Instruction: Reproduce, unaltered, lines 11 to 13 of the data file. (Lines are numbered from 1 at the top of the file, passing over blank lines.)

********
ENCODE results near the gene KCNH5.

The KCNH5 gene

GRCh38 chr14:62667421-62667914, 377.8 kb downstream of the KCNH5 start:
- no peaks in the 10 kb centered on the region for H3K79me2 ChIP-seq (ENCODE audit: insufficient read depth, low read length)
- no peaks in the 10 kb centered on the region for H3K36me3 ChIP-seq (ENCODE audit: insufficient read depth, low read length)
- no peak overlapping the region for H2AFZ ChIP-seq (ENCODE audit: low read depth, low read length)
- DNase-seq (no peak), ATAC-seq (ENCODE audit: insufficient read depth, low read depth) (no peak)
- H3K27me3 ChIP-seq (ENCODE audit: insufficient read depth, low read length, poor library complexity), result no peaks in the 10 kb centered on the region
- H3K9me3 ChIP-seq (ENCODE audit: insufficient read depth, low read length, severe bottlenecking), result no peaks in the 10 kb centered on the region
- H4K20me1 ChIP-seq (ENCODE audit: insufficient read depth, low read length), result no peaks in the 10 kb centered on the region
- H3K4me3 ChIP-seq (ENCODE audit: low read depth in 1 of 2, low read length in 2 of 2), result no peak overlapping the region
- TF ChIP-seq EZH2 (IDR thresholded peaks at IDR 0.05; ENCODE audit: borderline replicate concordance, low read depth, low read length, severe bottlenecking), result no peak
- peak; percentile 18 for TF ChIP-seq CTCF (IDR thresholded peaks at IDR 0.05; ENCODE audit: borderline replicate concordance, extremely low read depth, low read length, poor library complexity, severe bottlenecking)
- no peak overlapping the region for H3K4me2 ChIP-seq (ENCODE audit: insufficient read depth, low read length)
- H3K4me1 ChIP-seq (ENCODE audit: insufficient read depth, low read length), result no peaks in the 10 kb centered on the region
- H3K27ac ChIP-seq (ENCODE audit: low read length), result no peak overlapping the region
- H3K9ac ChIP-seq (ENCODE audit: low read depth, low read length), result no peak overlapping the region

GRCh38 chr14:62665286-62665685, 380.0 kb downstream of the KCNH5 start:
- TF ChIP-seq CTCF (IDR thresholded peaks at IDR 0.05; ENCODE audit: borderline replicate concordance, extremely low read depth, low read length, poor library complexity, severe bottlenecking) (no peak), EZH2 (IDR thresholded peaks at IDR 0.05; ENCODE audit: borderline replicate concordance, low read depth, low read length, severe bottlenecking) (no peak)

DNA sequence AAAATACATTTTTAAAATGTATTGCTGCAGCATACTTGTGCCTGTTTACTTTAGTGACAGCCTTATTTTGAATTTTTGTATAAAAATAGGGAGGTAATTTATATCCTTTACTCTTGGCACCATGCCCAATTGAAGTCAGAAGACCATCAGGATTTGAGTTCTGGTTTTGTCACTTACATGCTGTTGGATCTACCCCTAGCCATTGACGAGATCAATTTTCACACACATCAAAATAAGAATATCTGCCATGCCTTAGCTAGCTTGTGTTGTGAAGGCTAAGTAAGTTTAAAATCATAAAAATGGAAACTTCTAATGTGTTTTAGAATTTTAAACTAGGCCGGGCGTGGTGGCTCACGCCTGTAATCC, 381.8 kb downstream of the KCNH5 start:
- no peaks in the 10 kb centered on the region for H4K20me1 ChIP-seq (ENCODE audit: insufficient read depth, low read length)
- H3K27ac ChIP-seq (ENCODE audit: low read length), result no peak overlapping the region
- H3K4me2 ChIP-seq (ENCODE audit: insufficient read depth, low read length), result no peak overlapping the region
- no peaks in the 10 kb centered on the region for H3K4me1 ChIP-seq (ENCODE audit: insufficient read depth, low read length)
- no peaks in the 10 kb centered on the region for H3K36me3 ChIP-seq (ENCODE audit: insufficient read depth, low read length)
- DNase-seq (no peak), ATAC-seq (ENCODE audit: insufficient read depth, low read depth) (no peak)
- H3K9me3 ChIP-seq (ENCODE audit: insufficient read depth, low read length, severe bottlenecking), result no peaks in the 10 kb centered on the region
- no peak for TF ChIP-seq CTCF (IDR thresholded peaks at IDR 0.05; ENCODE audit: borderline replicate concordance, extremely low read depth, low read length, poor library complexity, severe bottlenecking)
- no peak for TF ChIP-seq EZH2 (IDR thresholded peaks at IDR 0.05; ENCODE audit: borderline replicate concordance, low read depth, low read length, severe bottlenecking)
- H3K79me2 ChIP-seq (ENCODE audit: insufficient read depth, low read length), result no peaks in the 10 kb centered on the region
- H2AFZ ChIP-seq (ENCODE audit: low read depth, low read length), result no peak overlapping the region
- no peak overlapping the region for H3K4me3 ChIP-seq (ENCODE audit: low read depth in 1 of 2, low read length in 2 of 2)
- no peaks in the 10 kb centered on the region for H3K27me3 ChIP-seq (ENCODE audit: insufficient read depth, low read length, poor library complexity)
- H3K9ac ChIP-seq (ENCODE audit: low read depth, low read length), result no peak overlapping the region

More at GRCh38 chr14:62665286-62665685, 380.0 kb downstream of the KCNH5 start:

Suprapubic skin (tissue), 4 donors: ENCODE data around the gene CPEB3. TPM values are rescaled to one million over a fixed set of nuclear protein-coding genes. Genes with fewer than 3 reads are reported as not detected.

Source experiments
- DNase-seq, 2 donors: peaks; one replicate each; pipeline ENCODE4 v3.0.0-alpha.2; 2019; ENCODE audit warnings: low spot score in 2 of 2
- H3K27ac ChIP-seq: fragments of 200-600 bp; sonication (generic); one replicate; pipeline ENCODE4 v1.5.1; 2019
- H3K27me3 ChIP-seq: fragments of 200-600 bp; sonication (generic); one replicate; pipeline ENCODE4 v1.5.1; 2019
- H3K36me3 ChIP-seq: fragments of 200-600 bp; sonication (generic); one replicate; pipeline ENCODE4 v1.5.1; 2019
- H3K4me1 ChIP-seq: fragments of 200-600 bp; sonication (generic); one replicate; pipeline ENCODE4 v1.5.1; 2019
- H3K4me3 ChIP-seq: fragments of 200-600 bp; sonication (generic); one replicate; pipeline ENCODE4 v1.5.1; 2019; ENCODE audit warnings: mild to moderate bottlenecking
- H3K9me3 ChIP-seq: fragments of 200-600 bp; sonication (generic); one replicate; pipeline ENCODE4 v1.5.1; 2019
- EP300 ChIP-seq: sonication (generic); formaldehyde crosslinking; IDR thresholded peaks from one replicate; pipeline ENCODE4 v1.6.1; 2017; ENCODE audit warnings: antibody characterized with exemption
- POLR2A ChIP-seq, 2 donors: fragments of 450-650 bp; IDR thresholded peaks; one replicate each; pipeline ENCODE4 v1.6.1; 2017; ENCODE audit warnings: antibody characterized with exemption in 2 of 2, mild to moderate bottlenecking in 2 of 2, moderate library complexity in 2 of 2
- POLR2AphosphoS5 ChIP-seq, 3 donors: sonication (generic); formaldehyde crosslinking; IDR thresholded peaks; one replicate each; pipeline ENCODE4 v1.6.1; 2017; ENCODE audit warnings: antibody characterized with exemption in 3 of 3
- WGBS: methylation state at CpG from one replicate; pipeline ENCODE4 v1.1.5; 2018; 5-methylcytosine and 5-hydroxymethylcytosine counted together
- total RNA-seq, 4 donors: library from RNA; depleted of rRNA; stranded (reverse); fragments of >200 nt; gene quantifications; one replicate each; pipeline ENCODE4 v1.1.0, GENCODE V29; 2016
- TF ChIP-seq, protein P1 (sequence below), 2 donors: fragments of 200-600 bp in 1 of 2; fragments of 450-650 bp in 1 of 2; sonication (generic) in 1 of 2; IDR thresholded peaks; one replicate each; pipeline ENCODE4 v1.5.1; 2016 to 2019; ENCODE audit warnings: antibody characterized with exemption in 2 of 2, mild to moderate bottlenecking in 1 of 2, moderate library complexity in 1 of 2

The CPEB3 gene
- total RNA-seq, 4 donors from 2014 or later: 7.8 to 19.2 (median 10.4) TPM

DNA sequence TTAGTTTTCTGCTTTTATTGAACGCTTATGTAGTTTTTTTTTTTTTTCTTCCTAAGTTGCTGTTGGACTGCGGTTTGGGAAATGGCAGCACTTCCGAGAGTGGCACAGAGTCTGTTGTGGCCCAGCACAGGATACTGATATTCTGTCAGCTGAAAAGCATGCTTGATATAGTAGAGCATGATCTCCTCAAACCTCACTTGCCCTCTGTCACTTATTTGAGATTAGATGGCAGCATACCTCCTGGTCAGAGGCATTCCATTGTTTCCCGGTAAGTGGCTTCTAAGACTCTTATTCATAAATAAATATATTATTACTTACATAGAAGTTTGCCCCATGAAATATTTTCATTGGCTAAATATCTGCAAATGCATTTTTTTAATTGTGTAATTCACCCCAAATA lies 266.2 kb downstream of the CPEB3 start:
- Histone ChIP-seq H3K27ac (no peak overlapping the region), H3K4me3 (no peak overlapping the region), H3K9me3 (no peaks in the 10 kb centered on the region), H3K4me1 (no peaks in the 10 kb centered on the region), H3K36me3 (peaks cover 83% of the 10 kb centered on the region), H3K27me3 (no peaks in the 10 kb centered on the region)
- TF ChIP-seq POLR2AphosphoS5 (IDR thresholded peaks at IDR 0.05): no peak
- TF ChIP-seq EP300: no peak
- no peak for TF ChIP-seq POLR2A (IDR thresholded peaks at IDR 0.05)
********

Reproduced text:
- H3K4me3 ChIP-seq (ENCODE audit: low read depth in 1 of 2, low read length in 2 of 2), result no peak overlapping the region
- TF ChIP-seq EZH2 (IDR thresholded peaks at IDR 0.05; ENCODE audit: borderline replicate concordance, low read depth, low read length, severe bottlenecking), result no peak
- peak; percentile 18 for TF ChIP-seq CTCF (IDR thresholded peaks at IDR 0.05; ENCODE audit: borderline replicate concordance, extremely low read depth, low read length, poor library complexity, severe bottlenecking)